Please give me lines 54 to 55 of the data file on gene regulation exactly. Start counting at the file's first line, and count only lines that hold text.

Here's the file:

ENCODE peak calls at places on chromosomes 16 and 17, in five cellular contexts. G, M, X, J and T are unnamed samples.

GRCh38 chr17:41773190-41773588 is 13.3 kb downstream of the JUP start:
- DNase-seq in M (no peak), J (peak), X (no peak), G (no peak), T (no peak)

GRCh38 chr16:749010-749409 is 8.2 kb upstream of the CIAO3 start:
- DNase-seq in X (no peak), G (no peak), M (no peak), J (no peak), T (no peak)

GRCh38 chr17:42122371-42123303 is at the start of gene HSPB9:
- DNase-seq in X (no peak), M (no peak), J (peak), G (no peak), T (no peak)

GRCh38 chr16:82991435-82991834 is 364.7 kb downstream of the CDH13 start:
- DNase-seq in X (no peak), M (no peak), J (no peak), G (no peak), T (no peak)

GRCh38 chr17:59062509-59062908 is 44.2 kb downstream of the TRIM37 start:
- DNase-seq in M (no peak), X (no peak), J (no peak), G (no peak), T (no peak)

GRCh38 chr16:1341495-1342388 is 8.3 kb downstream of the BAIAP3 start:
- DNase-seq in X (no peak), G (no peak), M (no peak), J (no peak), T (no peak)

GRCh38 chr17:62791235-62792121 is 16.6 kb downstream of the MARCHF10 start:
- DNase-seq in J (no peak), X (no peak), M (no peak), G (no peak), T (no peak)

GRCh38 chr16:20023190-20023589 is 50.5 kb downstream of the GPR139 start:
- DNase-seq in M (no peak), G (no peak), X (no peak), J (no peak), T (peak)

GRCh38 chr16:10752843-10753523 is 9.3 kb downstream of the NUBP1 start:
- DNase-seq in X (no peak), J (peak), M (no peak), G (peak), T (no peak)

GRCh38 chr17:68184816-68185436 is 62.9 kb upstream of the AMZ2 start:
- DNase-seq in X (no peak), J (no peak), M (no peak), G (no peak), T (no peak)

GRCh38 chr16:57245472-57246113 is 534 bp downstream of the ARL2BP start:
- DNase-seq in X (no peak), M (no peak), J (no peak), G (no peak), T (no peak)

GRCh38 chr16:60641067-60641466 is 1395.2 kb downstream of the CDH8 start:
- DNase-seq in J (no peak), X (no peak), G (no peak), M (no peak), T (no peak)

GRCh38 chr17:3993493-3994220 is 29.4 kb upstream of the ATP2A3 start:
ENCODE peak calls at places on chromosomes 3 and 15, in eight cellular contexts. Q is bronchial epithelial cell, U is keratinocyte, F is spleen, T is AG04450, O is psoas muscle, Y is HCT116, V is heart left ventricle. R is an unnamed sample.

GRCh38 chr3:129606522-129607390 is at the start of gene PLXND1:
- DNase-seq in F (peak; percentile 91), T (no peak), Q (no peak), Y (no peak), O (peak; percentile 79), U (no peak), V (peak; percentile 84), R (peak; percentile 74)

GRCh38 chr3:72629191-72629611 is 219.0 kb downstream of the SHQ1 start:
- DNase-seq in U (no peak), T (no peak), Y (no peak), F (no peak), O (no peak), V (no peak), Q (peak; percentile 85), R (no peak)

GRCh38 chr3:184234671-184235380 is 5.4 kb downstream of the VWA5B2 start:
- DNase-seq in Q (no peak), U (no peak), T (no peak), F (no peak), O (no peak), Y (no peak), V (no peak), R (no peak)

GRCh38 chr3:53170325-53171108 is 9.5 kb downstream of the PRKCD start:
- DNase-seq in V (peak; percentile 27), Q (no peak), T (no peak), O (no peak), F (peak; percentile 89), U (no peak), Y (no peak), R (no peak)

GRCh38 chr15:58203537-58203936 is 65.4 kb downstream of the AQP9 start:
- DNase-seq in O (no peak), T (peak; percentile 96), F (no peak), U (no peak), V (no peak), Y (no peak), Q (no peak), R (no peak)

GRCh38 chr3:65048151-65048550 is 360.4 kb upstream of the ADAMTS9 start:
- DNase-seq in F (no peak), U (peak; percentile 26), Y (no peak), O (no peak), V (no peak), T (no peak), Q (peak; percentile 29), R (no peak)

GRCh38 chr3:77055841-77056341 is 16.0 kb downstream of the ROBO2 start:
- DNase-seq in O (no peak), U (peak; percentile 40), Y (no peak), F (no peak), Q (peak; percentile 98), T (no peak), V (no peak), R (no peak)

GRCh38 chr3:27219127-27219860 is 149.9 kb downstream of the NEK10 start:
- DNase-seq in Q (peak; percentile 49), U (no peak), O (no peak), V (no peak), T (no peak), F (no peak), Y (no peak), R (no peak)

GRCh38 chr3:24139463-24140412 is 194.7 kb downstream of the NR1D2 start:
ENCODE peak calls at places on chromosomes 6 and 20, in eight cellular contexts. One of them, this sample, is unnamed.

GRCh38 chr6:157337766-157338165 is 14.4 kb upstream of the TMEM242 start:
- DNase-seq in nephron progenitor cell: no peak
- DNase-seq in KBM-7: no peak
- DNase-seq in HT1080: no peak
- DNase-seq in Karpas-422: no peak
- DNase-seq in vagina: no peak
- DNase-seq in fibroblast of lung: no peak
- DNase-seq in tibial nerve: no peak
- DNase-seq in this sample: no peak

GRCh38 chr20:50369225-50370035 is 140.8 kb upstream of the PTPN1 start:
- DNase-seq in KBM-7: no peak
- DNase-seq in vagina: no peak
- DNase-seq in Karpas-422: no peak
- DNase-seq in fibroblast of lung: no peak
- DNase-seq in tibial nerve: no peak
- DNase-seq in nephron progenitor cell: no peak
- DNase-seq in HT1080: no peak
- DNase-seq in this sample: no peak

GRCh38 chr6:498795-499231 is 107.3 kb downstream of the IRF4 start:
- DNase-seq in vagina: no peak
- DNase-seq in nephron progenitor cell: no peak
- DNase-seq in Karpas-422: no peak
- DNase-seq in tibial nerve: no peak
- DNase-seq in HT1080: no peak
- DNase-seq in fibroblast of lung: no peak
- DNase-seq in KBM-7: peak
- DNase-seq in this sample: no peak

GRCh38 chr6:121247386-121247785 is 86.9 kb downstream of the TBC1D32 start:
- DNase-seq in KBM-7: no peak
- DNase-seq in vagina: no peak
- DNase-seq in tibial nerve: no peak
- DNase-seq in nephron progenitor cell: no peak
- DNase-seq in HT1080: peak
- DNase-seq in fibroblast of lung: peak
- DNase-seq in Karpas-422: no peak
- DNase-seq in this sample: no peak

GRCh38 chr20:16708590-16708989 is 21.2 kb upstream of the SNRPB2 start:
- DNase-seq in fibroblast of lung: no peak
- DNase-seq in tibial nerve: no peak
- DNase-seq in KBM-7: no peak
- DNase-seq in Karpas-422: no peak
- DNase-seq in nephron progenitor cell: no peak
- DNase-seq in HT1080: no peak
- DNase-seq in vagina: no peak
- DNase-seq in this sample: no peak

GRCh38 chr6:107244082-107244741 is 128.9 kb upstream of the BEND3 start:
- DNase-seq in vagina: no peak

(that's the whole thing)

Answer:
- DNase-seq in this sample: no peak

GRCh38 chr20:50369225-50370035 is 140.8 kb upstream of the PTPN1 start: